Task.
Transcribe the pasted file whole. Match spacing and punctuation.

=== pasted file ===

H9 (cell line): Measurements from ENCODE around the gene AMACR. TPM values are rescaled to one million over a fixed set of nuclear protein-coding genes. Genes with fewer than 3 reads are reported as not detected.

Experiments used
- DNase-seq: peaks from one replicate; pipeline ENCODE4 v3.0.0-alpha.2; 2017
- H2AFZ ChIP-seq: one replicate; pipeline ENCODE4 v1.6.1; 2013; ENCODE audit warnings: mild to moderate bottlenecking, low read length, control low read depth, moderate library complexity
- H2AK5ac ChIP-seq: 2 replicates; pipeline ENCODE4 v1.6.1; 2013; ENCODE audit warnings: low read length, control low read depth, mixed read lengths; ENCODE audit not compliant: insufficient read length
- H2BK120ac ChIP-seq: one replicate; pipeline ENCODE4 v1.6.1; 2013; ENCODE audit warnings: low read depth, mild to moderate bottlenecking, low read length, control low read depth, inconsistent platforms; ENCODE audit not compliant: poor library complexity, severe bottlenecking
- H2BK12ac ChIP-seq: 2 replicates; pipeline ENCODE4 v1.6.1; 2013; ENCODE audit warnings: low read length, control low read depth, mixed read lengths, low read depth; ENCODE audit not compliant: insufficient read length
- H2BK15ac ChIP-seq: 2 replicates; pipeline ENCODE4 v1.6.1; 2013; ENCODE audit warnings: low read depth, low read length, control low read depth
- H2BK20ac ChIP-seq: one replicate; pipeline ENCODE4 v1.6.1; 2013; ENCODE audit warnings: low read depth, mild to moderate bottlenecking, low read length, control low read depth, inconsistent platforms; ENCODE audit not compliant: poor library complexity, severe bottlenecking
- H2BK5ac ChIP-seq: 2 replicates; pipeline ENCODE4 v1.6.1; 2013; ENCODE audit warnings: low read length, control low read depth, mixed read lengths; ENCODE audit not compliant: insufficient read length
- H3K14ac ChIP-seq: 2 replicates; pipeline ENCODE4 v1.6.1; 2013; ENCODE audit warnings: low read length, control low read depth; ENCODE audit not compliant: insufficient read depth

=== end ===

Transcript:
H9 (cell line): Measurements from ENCODE around the gene AMACR. TPM values are rescaled to one million over a fixed set of nuclear protein-coding genes. Genes with fewer than 3 reads are reported as not detected.

Experiments used
- DNase-seq: peaks from one replicate; pipeline ENCODE4 v3.0.0-alpha.2; 2017
- H2AFZ ChIP-seq: one replicate; pipeline ENCODE4 v1.6.1; 2013; ENCODE audit warnings: mild to moderate bottlenecking, low read length, control low read depth, moderate library complexity
- H2AK5ac ChIP-seq: 2 replicates; pipeline ENCODE4 v1.6.1; 2013; ENCODE audit warnings: low read length, control low read depth, mixed read lengths; ENCODE audit not compliant: insufficient read length
- H2BK120ac ChIP-seq: one replicate; pipeline ENCODE4 v1.6.1; 2013; ENCODE audit warnings: low read depth, mild to moderate bottlenecking, low read length, control low read depth, inconsistent platforms; ENCODE audit not compliant: poor library complexity, severe bottlenecking
- H2BK12ac ChIP-seq: 2 replicates; pipeline ENCODE4 v1.6.1; 2013; ENCODE audit warnings: low read length, control low read depth, mixed read lengths, low read depth; ENCODE audit not compliant: insufficient read length
- H2BK15ac ChIP-seq: 2 replicates; pipeline ENCODE4 v1.6.1; 2013; ENCODE audit warnings: low read depth, low read length, control low read depth
- H2BK20ac ChIP-seq: one replicate; pipeline ENCODE4 v1.6.1; 2013; ENCODE audit warnings: low read depth, mild to moderate bottlenecking, low read length, control low read depth, inconsistent platforms; ENCODE audit not compliant: poor library complexity, severe bottlenecking
- H2BK5ac ChIP-seq: 2 replicates; pipeline ENCODE4 v1.6.1; 2013; ENCODE audit warnings: low read length, control low read depth, mixed read lengths; ENCODE audit not compliant: insufficient read length
- H3K14ac ChIP-seq: 2 replicates; pipeline ENCODE4 v1.6.1; 2013; ENCODE audit warnings: low read length, control low read depth; ENCODE audit not compliant: insufficient read depth